This section of my blog is all about supporting and sharing the talents within London old and new. Giving a space for creatives whether in design, art or Music and exposing the true talents and discovering new and beautiful things.

Not only am I lucky enough to interview this talented young women, but I can call her one of my closest friends. After starting out in Design and Studying At one of Scotland’s most prestigious design university Gray’s School of Art in Aberdeen, she came to London and immersed herself in all things creative. I met Jess while I interned at Joshua Kane. While she was there she was going to Life Drawing classes, which she saw as more of a hobby and something she enjoyed as a therapy.

Two Years later and she is taking the fashion illustration world by storm, and producing new and exciting pieces. Her vibrant use of colour and abstract angles creates the most eye catching pieces.

What is your background?
So I grew up in a small village in Scotland, and went on to study fashion design at university. That wasn’t what I imagined I would do when I applied – I hadn’t ever really considered fashion as a career before my general first year where I trialled it.

What made you do what you do?
Trial and error. I have interned/worked across many areas of fashion – sales, design, press, modelling etc. That helped me to gain a better understanding of the business as a whole but also made me realise very quickly what I enjoy and ultimately what makes me happy.

When you started your life drawing classes did you expect this to become your career? How have you Developed your career?
In no world haha. I was just attending the classes with my friend Josh as a way to relax in the otherwise hectic and stressful world of fashion and then friends and followers started to show interest in what I was producing and posting on social media. Then they wanted to buy prints and that got me looking into how best to do that, I created my own website and online shop and a separate business Instagram where I could post more work specific content. It kind of just spiralled from there!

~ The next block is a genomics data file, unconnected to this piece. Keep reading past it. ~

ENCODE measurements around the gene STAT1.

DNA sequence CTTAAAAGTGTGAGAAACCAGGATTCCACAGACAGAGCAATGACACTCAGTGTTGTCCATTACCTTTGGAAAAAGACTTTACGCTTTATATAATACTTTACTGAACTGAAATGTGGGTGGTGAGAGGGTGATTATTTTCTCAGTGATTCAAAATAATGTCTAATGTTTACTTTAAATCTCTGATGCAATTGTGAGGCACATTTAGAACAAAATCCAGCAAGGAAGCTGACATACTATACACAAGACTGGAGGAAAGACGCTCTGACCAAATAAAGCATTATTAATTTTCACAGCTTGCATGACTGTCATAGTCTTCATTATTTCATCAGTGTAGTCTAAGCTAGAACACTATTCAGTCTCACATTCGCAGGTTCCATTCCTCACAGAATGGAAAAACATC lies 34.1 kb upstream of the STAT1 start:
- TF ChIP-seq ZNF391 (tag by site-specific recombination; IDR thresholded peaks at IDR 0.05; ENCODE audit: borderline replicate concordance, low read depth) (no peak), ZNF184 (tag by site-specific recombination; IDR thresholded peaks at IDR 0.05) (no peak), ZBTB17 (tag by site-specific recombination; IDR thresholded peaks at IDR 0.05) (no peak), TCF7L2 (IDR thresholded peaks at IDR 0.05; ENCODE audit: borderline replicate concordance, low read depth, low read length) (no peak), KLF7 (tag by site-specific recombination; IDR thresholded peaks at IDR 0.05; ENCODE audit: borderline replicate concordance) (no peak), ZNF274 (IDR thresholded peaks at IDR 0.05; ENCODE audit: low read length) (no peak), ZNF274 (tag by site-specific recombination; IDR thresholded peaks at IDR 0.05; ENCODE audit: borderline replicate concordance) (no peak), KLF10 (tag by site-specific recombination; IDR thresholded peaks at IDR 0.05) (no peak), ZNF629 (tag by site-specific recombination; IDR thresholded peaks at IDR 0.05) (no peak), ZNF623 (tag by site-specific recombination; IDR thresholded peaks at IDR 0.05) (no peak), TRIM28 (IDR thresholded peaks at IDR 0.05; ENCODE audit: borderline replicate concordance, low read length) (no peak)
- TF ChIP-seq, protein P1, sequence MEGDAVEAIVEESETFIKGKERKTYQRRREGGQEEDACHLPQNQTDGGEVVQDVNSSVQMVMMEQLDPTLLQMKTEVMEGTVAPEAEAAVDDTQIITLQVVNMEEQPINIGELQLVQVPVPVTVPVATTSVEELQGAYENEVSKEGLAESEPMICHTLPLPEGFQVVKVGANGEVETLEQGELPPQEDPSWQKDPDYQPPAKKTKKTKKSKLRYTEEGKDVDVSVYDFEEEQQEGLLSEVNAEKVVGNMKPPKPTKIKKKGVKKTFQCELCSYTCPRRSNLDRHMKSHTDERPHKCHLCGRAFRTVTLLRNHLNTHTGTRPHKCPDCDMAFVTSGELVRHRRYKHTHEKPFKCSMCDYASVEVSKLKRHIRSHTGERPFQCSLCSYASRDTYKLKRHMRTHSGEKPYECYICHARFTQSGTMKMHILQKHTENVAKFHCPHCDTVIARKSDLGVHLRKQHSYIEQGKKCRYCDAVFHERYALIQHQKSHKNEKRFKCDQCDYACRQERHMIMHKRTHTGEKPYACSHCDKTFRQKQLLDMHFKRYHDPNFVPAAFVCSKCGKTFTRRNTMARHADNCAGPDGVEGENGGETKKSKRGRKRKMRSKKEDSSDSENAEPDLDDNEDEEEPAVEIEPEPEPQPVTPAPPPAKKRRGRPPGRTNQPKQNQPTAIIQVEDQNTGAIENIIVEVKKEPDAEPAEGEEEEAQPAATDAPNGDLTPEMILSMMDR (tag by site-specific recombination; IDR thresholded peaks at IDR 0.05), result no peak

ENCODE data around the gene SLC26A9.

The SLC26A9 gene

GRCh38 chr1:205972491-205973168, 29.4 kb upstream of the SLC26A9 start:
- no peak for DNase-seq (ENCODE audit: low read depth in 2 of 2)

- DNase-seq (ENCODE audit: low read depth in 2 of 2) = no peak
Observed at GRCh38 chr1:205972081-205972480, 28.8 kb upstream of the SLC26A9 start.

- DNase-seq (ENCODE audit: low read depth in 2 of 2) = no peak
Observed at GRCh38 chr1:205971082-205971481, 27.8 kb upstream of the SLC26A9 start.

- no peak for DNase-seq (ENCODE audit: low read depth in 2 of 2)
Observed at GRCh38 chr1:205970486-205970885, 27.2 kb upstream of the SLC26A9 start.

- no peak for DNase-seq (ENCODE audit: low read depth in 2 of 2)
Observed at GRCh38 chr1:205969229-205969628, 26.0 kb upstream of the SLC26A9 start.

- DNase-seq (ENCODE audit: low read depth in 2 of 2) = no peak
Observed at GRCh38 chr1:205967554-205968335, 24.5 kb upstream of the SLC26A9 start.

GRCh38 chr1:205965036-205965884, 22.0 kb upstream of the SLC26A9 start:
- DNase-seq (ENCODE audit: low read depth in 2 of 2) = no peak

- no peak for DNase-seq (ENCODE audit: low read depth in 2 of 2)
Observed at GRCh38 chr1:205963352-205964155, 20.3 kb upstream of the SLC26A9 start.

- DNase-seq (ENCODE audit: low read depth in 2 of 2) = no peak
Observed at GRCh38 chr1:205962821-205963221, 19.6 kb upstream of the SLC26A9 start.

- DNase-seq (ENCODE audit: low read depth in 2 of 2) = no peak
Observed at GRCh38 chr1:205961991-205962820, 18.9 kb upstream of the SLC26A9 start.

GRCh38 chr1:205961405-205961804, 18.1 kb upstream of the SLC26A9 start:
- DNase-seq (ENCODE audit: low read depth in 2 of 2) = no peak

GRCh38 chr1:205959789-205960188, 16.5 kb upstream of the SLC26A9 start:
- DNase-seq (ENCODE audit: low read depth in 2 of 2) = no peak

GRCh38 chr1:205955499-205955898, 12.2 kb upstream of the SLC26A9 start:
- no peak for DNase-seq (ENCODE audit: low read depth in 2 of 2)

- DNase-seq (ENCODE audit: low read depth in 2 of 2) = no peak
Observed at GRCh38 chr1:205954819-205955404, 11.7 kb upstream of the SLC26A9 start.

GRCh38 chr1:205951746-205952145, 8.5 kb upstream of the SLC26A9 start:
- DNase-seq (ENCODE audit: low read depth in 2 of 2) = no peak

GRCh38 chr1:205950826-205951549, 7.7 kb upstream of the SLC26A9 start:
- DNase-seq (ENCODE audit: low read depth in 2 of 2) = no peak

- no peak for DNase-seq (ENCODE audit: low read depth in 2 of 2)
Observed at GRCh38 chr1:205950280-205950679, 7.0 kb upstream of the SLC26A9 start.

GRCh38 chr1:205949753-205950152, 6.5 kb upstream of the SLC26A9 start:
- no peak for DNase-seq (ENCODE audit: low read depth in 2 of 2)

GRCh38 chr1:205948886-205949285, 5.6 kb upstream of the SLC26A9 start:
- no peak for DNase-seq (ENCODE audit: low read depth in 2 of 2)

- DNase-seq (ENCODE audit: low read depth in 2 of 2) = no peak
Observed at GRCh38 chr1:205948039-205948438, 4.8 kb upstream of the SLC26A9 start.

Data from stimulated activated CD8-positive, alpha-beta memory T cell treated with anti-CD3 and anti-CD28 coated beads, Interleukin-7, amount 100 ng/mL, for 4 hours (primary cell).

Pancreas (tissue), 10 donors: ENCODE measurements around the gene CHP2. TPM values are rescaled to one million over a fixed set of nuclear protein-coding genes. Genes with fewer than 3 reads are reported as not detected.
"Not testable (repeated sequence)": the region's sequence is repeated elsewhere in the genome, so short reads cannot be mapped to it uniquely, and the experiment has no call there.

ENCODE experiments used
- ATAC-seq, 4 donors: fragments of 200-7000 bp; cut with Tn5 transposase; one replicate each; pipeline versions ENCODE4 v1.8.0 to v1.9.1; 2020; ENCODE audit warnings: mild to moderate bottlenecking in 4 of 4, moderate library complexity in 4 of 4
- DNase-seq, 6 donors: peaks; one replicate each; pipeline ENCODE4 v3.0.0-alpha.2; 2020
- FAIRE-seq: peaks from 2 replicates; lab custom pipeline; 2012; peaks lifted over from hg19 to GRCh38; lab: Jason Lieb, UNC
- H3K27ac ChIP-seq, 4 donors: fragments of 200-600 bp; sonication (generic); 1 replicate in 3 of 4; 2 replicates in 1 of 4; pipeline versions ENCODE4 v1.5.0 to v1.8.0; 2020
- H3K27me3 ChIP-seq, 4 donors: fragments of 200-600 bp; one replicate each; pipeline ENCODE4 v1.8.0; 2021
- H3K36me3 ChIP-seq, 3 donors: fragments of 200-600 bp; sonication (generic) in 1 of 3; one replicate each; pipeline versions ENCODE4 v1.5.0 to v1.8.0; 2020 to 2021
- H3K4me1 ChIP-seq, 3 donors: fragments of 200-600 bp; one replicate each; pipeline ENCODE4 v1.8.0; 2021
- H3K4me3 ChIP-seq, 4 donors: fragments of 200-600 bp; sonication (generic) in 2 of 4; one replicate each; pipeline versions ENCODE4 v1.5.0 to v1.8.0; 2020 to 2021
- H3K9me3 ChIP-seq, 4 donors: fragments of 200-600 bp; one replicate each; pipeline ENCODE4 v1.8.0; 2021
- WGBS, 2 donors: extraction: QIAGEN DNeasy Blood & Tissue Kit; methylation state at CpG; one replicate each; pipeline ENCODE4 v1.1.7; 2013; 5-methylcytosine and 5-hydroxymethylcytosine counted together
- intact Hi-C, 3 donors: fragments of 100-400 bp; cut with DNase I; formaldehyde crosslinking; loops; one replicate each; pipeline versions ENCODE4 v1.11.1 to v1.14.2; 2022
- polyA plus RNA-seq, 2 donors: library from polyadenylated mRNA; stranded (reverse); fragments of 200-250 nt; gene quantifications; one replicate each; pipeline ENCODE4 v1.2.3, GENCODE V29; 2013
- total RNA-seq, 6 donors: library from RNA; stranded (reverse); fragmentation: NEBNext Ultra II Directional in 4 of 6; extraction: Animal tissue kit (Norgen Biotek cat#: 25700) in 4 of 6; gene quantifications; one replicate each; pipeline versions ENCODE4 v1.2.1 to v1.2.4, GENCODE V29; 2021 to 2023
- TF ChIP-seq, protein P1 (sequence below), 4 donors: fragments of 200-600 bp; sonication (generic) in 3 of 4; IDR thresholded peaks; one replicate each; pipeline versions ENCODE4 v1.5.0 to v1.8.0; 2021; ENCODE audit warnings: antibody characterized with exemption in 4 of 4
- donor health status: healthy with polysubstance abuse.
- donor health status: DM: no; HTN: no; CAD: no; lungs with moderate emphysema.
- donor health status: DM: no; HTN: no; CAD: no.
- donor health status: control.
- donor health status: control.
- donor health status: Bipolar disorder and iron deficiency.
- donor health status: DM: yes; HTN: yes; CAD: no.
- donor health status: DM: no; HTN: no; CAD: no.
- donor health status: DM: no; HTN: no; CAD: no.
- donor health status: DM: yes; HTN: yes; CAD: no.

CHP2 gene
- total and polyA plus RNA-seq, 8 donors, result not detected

How do you seek out opportunities to promote your work?
I’ve been quite lucky so far in that opportunities have found me! But I think that’s largely down to social media – I think my press/fashion background has made me quite savvy in that sense. I like to think that I am quite reactive with my work and around fashion weeks etc I draw popular looks or models from my favourite shows, make sure I tag the correct and relevant people – it’s such a great way of reaching people i.e designers who, prior to social media, would have been hard to get your work seen by. So yeah, I think Instagram has been a huge player in creating opportunities for me – Delpozo actually saw my work through Instagram after I tagged them in a sketch and got in touch commissioning me to draw live at their first LFW show. I also think I’ve built up quite a network of amazing talented and creative people working in the industry and that leads to opportunities to work on things together. Like with you!